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The credible leader

Tim Palmer
PA Consulting Group
Evaluation Centre
1 March 2009 

The current economic climate makes strategic leadership difficult because it is hard to tell what the future holds.  Will the organisation be healthy?  Will it be half or twice the size? Times like these test leaders. There is an inevitability that the rules will change rapidly, and that key stakeholders and agendas will shift with them.  Different economic scenarios that organisations face can impact the role that leaders need to take.

But leadership in organisations is not just strategic, and it is not just the remit of Chief Executives; it is the concern of everyone from first line supervisor, through the management levels to the C-Suite. So how should leaders behave?  Effective leadership in 2009 is a function of credibility – the way in which those who are led see and perceive the leader on a day-to-day basis. Leaders who are credible will be:

Communicating – When morale and motivation is challenged, the conspiracy theorists rule. Therefore, open and honest, two-way communication is vital to tell people exactly what is going on and to get feedback from the organisation. Today’s leaders must recognise that difficult messages must be delivered face-to-face, however much time that takes. E-mail is not an acceptable option.

Being responsible – Credible leaders lead by example and should be seen to making the same sacrifices that they require of their organisation. The value of gesture and behaviour should not be underestimated, and conversely, where leaders are perceived to act to excess, they lose the confidence of their people and their peers.

Engaging – Excellent communication is essential but it is not enough. The lessons of effective change tell us that employees need to be engaged in building the future, even when they know they may not be a part of that future. Most employees have a sense of organisational belonging and this focus on shared goals can be harnessed to involve people in an organisation’s restructuring, cost reduction, customer initiatives and performance improvement.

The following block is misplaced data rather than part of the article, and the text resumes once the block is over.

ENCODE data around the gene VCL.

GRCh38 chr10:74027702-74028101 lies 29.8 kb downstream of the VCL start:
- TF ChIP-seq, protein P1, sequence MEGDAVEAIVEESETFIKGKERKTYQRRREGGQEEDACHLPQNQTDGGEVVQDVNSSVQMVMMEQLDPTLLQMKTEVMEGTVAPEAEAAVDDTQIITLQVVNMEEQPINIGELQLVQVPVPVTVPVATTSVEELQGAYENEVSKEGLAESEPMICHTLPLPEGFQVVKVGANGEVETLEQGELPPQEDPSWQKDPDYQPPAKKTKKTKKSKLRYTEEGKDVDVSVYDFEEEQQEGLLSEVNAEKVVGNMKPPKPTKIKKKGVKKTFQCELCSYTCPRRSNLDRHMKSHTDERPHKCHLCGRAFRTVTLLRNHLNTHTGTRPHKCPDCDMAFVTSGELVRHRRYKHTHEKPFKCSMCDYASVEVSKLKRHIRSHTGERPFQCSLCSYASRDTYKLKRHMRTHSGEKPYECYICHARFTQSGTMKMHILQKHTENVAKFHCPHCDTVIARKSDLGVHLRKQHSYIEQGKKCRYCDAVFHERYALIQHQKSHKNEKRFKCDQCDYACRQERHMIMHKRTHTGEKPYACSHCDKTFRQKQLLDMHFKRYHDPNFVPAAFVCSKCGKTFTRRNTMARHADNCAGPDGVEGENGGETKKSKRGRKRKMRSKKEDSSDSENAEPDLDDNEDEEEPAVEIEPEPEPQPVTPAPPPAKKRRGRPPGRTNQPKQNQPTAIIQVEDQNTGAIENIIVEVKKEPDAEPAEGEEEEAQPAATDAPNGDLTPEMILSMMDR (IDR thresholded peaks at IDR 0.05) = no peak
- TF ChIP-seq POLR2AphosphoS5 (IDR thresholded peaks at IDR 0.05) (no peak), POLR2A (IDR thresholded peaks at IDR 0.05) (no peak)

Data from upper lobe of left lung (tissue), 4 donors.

Driving – It is easy to drop into a reactive mode, especially when the external environment is changing so rapidly. Credible leaders need to plan and manage change to stay one step ahead of the market through creating and communicating the ‘vision’ and business benefits that will be delivered.

Innovating – Leaders must encourage the development of ideas and new thinking within the organisation in order to challenge existing paradigms and ways of working. Flexibility, speed of reaction to new market opportunities and converting ideas into products and services before anyone else does are all critical to success. Encouraging the free flow of ideas at a time when you are demanding focus and discipline is not easy, and leaders at all levels need to grasp and manage the resulting paradox.

Being courageous – Decision making is simple when you can predict cause and effect. The immediate aftermath of the collapse of Lehmans saw almost paralysis in the decision making processes in some sectors. Credible leaders need to have the courage to make progress based on instinct and imperfect data.

Living lean values – Lean is about so much more than process reengineering and cost cutting. By themselves, these activities can suppress the inherent energy in an organisation.  Visible lean leadership - being out on the floor, sharing information and involving the team - helps sustain long-term benefits from cost reduction and quality initiatives. 

Energising - Leaders play a huge role in energising the organisation, both positively and negatively. Positive energy is vital to delivering the shared goals, ideas, products and services and the organisational change required in the new reality. Enthusiasm, pride, passion and excitement are the emotions which leaders need to generate.

Leadership in 2009 is demanding and difficult. It needs to be conducted with an authenticity that people will believe, and requires emotional intelligence and considerable resilience to navigate the uncertainties of the market (in concert with employees) to achieve goals which were unthinkable less than two years ago. This is within the grasp of the credible leader.

Tim Palmer is head of HR transformation consulting


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